LACMA, I love you.

I certainly know how Cave to Canvas will be using those images!

whitneymuseum:

American Legends: From Calder to O’Keeffe opens today. Each gallery on the Museum’s fifth-floor will be devoted to presentations of the leading artists of the first half of the twentieth century, providing an in-depth look at the beloved work of Edward Hopper, Stuart Davis, and other icons of the Whitney’s collection.
Charles Demuth (1883–1935), My Egypt, 1927. Oil on fiberboard, 35 3/4 × 30 in. (90.8 × 76.2 cm). Whitney Museum of American Art, New York; purchase with funds from Gertrude Vanderbilt Whitney   31.172

whitneymuseum:

American Legends: From Calder to O’Keeffe opens today. Each gallery on the Museum’s fifth-floor will be devoted to presentations of the leading artists of the first half of the twentieth century, providing an in-depth look at the beloved work of Edward Hopper, Stuart Davis, and other icons of the Whitney’s collection.

Charles Demuth (1883–1935), My Egypt, 1927. Oil on fiberboard, 35 3/4 × 30 in. (90.8 × 76.2 cm). Whitney Museum of American Art, New York; purchase with funds from Gertrude Vanderbilt Whitney   31.172

(via cavetocanvas)

hifas:

Phenomena series (1970) by Paul Jenkins

(via cavetocanvas)

efedra:

Branches Of An Almond Tree In Blossom (Artist Interpretation in Red), 1890
by Vincent Van Gogh

efedra:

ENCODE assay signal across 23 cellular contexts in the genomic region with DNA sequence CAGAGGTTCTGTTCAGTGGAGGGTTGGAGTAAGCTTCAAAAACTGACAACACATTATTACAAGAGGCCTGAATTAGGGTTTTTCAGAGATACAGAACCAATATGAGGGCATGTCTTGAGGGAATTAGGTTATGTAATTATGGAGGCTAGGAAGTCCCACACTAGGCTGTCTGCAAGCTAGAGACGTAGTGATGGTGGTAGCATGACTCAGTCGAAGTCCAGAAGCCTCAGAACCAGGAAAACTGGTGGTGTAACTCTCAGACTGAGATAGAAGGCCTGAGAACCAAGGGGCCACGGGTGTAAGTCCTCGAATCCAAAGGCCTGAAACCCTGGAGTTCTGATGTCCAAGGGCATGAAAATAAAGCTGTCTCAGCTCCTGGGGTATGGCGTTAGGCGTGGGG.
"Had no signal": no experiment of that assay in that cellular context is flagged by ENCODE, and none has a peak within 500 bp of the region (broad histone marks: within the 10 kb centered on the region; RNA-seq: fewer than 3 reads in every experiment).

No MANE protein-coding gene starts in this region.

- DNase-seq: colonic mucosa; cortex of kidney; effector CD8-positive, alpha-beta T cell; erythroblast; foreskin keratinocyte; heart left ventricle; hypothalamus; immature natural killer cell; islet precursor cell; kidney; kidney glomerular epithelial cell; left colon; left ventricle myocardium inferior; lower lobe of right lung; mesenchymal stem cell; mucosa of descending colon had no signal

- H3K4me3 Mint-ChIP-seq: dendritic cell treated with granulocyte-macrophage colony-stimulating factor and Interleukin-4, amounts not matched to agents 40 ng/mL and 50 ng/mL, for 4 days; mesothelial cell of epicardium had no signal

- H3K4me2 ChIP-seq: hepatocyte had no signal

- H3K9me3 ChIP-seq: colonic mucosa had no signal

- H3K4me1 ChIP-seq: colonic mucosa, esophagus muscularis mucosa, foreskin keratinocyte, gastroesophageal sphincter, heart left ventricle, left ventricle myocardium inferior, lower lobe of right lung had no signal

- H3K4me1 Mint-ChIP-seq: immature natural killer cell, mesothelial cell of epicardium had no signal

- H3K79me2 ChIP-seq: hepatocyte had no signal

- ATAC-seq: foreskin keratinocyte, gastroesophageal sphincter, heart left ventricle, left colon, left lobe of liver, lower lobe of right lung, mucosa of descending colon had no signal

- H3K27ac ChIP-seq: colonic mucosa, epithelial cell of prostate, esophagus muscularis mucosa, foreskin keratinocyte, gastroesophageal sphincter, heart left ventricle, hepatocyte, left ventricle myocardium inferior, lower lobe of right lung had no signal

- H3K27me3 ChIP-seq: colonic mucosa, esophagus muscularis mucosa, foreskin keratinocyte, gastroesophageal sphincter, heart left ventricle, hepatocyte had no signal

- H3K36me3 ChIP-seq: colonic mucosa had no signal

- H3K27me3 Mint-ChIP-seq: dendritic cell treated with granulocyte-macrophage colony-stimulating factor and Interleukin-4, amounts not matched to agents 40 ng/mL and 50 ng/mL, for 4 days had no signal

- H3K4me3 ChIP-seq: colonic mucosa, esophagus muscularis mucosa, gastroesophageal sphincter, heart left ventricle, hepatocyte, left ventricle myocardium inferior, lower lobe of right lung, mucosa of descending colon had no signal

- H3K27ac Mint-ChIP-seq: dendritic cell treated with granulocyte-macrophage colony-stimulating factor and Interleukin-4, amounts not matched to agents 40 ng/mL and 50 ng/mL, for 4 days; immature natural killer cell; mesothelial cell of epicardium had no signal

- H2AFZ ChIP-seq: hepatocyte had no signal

Branches Of An Almond Tree In Blossom (Artist Interpretation in Red), 1890

by Vincent Van Gogh

(via artpedia)

cavetocanvas:

Chuck Close, Frank, 1969
Although his paintings are extraordinarily realistic, Chuck Close’s method of painting is grounded in abstraction. He divides his canvas into a grid and carefully fills in each piece with abstract marks, which ultimately come together to create a stunningly realistic final product. Close remarked that he wanted every square inch of the painting to be important as every other square inch, and wanted to make “stupid marks” rather than rely on virtuoso brushwork. Although the artist’s touch isn’t evident in Close’s work, the process becomes equally as important.

cavetocanvas:

Chuck Close, Frank, 1969

Although his paintings are extraordinarily realistic, Chuck Close’s method of painting is grounded in abstraction. He divides his canvas into a grid and carefully fills in each piece with abstract marks, which ultimately come together to create a stunningly realistic final product. Close remarked that he wanted every square inch of the painting to be important as every other square inch, and wanted to make “stupid marks” rather than rely on virtuoso brushwork. Although the artist’s touch isn’t evident in Close’s work, the process becomes equally as important.

cavetocanvas:

Kenny Scharf, When Worlds Collide, 1984

cavetocanvas:

Kenny Scharf, When Worlds Collide, 1984